As part of the left’s war on Individual Congenital Cognitive Exceptionalism, besides turning high-IQ into a handicap, another tactic is redefining IQ, such as saying there are two types of IQ: ‘common sense’ IQ and ‘mental performance’ IQ, or that IQ and intelligence are distinct.
As an example of this trend, here’s a recent article from Rational and Irrational Thought: The Thinking that IQ Tests Miss. The byline is: Why smart people sometimes do dumb things.
No doubt you know several folks with perfectly respectable IQs who repeatedly make poor decisions. The behavior of such people tells us that we are missing something important by treating intelligence as if it encompassed all cognitive abilities.
But if smart people occasionally make dumb, irrational decisions, what does that say about people with low IQs? Actually, we have plenty information on that:
A body of research has also demonstrated that individuals with lower IQ levels are more likely to commit more severe (and violent) offences (Crocker & Hodgins, 1997; Hayes & McIIwain, 1988; Martell, 1991). Additionally, evidence exists which demonstrates that criminal offenders have lower IQ’s than non-offenders (Feldman, 1993; Herrnstein & Murray, 1994; Wilson & Herrnstein, 1985). In fact, a large body of early research found clear links between lower intelligence and criminal behaviour (Hischi & Hindelang, 1977; McGarvey, Gabrielli, Bentler, & Mednick, 1981; Culberton et al., 1989). This may be because of deficits in the “executive functions” of the brain, which are thought to be associated with abstract reasoning and concept formation,..
Much of liberal pop psychology is about leveling – singling out those who demonstrate cognitive superiority, whether its beating the stock market consistently or having a high-IQ, and then chopping them down to size, to fulfill some leftist egalitarian utopia where no one is really better than anyone else. That day trader who doubles his money every four months? Dumb luck because markets are rigged by greedy bankers – or he’s working with the bankers! An 8-year-old who tests at a high school level? Lots of good parenting, obviously. A very unfair environmental advantage, according to the left. And that kid still occasionally makes irrational decisions, so he’s not so smart after all. And I know a prodigy who now works as a barista. What a burnout; that kid will have a similar fate. Being smart is worse than being dumb, assuming – that is – anyone can be smarter than anyone else, reasons the left.
A liberal cannot handle reality so he creates his own. As another example of the leftist whitewashing of IQ, in an article for Psychology Today Darcia Narvaez, Ph.D. writes that IQ and intelligence are distinct, but what the author is really doing is conflating IQ with EQ. IQ tests were never intend to empathy.
A behavior or an activity that seems stupid to outsiders may seem rational to the high-IQ person. There’s a lot of subjectivity in trying to measure rationality and ’emotional intelligence’. Administered IQ tests have proven to be very successful in predicting learning ability, a skill that reasonably correlates with intelligence and, ultimately, success at school and at life. There’s a plethora of data that shows that higher IQ people advance further in schooling and hence earn higher paying jobs and have more wealth. On average, those with high IQs who drop out of school are still more successful compared to low-IQ dropouts. Smart people are so successful because they are so good at picking up skills.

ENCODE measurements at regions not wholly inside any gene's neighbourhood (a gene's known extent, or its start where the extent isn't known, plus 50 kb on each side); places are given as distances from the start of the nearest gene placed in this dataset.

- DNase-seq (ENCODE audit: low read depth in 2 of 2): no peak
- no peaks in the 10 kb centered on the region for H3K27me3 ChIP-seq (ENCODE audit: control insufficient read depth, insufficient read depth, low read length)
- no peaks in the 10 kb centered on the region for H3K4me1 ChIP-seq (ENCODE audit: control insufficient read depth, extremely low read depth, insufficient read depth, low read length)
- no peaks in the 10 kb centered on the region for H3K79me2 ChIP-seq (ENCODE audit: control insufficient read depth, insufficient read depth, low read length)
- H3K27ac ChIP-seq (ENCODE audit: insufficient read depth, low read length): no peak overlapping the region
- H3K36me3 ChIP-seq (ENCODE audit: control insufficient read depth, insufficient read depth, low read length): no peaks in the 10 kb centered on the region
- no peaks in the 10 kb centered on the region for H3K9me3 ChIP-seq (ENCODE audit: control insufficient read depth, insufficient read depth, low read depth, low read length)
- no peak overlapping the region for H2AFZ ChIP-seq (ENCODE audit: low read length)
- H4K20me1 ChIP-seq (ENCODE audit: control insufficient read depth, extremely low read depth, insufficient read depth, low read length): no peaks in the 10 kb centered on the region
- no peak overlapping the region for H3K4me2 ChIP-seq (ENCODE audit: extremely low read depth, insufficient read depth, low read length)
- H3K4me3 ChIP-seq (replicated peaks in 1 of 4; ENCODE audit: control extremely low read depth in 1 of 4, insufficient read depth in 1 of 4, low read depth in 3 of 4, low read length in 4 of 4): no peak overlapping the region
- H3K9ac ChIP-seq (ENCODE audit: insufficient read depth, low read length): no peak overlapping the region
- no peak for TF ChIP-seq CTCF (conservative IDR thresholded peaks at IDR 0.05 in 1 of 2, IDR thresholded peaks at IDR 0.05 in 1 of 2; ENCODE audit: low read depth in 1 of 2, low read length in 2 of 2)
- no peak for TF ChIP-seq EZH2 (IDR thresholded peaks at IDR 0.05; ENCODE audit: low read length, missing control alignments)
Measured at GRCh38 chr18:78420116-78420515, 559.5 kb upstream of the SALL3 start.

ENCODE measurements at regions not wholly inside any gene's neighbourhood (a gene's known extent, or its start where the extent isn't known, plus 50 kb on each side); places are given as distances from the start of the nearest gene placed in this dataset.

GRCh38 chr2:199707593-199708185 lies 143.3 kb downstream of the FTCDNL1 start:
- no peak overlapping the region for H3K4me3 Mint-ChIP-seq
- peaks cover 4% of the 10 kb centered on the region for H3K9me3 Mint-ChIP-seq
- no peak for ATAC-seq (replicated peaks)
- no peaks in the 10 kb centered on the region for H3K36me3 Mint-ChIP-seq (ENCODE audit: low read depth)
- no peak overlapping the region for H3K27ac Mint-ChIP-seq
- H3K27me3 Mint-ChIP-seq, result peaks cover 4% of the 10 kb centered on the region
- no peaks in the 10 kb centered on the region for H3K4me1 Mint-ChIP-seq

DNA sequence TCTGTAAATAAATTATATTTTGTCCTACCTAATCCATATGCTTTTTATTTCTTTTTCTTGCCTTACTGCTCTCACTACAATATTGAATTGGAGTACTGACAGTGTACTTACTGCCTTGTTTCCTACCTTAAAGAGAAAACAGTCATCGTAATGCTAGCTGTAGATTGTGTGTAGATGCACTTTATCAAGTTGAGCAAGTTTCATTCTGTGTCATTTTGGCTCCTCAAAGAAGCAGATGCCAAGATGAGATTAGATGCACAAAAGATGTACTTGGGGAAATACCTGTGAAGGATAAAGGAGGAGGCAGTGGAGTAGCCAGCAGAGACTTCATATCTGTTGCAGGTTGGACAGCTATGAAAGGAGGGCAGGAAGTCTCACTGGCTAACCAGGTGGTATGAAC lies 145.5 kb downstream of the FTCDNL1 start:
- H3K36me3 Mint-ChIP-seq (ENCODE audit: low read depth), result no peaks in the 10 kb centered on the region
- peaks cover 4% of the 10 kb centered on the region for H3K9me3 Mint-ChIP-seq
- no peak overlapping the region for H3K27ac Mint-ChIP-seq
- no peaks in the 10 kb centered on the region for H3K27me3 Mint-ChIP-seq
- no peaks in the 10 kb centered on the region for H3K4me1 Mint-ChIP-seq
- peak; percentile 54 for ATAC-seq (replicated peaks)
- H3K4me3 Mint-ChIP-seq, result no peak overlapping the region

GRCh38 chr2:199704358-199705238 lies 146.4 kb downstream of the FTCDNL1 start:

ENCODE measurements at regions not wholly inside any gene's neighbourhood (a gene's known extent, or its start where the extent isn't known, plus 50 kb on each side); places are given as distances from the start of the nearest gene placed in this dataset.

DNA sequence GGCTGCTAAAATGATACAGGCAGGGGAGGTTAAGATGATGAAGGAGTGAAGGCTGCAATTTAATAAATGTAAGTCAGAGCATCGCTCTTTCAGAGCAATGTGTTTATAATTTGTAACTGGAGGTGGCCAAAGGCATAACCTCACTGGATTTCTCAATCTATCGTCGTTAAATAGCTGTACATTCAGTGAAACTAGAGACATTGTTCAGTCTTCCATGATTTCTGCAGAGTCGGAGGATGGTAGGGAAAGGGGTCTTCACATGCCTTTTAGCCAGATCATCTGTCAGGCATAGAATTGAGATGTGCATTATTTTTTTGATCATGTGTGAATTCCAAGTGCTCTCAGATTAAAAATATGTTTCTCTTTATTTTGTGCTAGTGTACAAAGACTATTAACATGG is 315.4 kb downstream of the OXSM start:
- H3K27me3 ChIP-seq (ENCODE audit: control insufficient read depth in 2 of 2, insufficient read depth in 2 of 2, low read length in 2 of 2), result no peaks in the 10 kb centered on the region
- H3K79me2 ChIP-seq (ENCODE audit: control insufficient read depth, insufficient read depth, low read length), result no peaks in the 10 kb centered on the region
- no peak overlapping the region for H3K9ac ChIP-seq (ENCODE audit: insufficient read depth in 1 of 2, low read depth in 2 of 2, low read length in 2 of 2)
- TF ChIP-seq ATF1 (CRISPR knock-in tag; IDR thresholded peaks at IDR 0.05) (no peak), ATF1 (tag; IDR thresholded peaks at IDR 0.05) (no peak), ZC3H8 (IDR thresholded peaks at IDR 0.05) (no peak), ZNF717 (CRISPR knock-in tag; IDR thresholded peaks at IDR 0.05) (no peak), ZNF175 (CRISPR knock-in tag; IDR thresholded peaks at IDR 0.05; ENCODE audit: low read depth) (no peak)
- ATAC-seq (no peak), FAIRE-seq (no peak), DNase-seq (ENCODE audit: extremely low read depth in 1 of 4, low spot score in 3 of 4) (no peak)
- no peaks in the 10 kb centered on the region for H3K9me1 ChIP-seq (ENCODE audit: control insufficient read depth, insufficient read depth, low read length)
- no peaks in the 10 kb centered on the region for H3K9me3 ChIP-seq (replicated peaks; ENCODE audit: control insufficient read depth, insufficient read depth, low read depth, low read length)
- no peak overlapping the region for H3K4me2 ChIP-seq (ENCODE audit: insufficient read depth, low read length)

Perhaps a better euphemism for IQ is cognitive capacity (CC) or cognitive potential (CP). A person with a higher IQ has more potential to be creative in intellectually demanding fields such as physics, writing, coding, and math; whether or not he chooses to live up to his ‘cognitive potential’ is up to him.
A common thread of the most successful books of pop behavior psychology; Nicolas Nassim Taleb’s Black Swan, Anti Fragile, Dan Ariely Predictably Irrational, The Honest Truth About Dishonesty ; Malcom Gladwell Outliers, David and Goliath ; and Daniel Kahneman Thinking, Fast and Slow is about denying congenital individual cognitive exceptionalism in the assumption that humans, regardless of intelligence, are hopelessly irrational and that even the mightiest of minds are easily tripped-up by cognitive biases and anchoring effects that even a 5-year-old can see through.
These books agree with the comforting, leftist narrative of cognitive egalitarianism – that everyone is an irrational blank slate and that the only way anyone is exceptional is through luck, zillions of hours of practice, or some unfair environmental advantage – never genes. If someone demonstrates superior ability and success, such as Bill Gates or Mark Zuckerberg, it’s because of a combination of endless practice, being at ‘right place at the right time’, and some special environmental advantages. While no one can deny practice is necessary to the mastery of a skill, no professional psychologists have been able to reproduce the 10,000 rule, rendering it merely apocryphal rather than scientific. This should not come as a surprise as there are innumerable exceptions to the 10,000 hour rule of people becoming world-class experts in a field and or demonstrating superior capability in a field with much less than 10,000 hours of practice.
To quote Daniel Kahneman in an interview, he says ‘We’re all prone to make some very simple errors when we try to work out what to do. And we continue to make those mistakes even when they are pointed out to us.’ For this there is no remedy: ‘I don’t have a recipe for avoiding the errors that we’re all prone to, and I don’t think there is one. It’s the way we are.’